Specialised Orthotic Services is one of the market’s most established suppliers of advanced seating products. So when Drive DeVilbiss acquired it in 2015, the firm became a recipe for success overnight. AMP speaks to production director Stuart Pegg and learns how a combination of innovation, cultural change and new-found financial firepower is fast making SOS a leader in the field.
How has Specialised Orthotic Services arrived at where it is today?
The company was founded by Gordon McQuilton 39 years ago. He came up with the idea of casting disabled people’s body shape to give them ultimate postural comfort and positional correctness. SOS originated in Gordon’s garden shed where he created the moulded seat insert and that product has formed the backbone of the product range that SOS has today.
Predominantly our main customer has always been the NHS but looking forward we knew we had to diversify into other markets and we explored the potential of selling our products into the community sector back in 2012. At that time we were probably about 90% NHS and now we’re probably about 60% wheelchair services and 40% what we term community. The next stage of development was the casting method.
The previous method of casting people was to use casting bags, where we vacuum the air out and it leaves the impression of the person; we then used plaster of Paris to form a hard cast. We realised we needed to develop this process and we invested in our first seven axis robot and the method of taking that information on the person’s body was then done with a digital scanner.
How has that changed the way you work?
We take a digital scan of the form, convert it to a machine programme and then it goes onto the robot to cut the form. We started with one robot, which was quite a big investment. This was quite a cultural change because people were used to producing the cast form. The new method is much quicker, more accurate and much cleaner – you don’t really want to take plaster of Paris into people’s homes. We then bought a second robot to produce the seating systems, which has speeded things up again.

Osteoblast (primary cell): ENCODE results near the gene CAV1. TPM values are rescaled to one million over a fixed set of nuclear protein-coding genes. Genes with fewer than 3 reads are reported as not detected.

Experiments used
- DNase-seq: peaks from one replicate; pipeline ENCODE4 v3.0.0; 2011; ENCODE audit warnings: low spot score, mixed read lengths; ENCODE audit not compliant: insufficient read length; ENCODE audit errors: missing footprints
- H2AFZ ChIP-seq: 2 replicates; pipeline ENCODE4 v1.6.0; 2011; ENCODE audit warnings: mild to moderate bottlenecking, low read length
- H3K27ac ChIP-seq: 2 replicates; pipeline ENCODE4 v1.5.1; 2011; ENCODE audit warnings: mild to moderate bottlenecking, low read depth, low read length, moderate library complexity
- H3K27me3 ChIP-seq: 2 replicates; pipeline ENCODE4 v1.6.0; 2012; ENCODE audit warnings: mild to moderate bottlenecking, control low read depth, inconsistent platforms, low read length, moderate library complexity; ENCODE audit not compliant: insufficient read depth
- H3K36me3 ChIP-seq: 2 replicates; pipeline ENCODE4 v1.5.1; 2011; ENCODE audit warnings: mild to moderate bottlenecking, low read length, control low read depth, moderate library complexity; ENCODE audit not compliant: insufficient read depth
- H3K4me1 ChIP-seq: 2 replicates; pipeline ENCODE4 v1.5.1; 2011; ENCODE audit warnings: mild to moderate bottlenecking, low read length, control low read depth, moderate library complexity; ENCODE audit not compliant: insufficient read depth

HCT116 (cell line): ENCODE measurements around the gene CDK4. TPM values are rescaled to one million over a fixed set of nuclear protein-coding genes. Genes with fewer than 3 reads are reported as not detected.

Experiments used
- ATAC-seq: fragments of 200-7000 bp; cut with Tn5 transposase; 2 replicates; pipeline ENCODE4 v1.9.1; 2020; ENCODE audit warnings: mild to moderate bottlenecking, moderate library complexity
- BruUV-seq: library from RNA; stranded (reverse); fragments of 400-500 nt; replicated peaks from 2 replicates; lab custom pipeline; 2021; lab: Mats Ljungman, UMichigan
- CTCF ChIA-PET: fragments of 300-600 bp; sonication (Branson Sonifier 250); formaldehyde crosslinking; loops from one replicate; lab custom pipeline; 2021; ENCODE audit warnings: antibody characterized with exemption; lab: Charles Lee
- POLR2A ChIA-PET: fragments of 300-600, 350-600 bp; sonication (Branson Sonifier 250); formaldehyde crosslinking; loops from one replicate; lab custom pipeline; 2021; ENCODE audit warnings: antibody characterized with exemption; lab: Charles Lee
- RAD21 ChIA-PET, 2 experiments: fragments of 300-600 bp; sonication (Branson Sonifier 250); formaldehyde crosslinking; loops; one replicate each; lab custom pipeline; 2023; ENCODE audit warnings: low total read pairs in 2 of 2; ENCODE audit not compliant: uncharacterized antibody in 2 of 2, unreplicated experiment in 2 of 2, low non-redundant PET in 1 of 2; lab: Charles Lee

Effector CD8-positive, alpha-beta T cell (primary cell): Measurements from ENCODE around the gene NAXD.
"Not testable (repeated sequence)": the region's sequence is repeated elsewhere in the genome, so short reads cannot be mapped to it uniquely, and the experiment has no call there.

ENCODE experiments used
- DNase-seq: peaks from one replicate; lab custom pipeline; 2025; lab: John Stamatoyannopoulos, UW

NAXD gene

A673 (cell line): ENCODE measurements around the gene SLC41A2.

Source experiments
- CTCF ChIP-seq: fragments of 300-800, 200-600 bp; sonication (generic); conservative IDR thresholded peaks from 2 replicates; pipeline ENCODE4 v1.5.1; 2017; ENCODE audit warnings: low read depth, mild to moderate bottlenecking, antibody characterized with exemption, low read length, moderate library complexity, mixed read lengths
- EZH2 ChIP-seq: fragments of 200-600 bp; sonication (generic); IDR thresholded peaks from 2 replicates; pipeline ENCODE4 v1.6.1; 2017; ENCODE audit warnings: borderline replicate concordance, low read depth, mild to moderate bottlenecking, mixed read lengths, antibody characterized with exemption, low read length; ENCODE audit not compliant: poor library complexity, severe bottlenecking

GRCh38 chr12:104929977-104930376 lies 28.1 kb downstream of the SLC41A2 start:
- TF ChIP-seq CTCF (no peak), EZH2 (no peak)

What has been the impact of Drive DeVilbiss’ takeover?
The culture of change is developing all the time. We were bought out by Drive DeVilbiss in 2015. I think that it’s developed well over the last few years. We’re finding that employees are more interested in the development of the product and they’re coming up with fresh, innovative ideas too. There’s much more togetherness in the company now, we listen to their suggestions and a lot of work is happening on research and development and that’s working really well. Our biggest focus right now is taking the labour content out of the product. We’re looking at the method, product and technique. And that’s constantly ongoing.
Has the partnership with Drive provided you with the resources to progress?
Yes, I think so. I think the difference was that we were pretty unique in the Drive group because what we make is totally customised and we have direct contact with the client, which is pretty unusual in this day and age. I have a suspicion that when we were taken over they didn’t really know where to pigeon hole us. We were totally different. SOS deals with the end-user, which is something Drive had never been involved with before, so it was about gaining an understanding and not making mis-informed changes and that was really well done and that’s how it happened.
We’re now starting to reap the benefits because we’re getting really good back-up from HQ team at DDH and we’re very slowly integrating into the whole group. We can use Drive’s facilities and they can draw on our expertise. What we’re finding is that in the past we made product specifically for a person and we’ve now developed what I would call a more generic or standard range that is symmetrical. It allows us to export our product internationally and we are looking to develop our sales within the European markets too. So that’s again a changing culture.
Has the backing from Drive helped to change or accelerate your R&D processes?
We don’t design as other companies in the industry do – we tend to go straight in and make the product. This is a legacy from past times. We have always felt it was important to be able to look, feel and test the product. We don’t draw until we’re happy with the product and we create the whole thing as a prototype first. It allows us to change mid-stream and we can see problems early on. It’s very much a hands-on process. Our R&D is all in the open so employees can give their input. A lot of what we’re talking about now is about aesthetics rather than functionality. The functionality doesn’t have to change very much so R&D is mainly done to make the product appeal.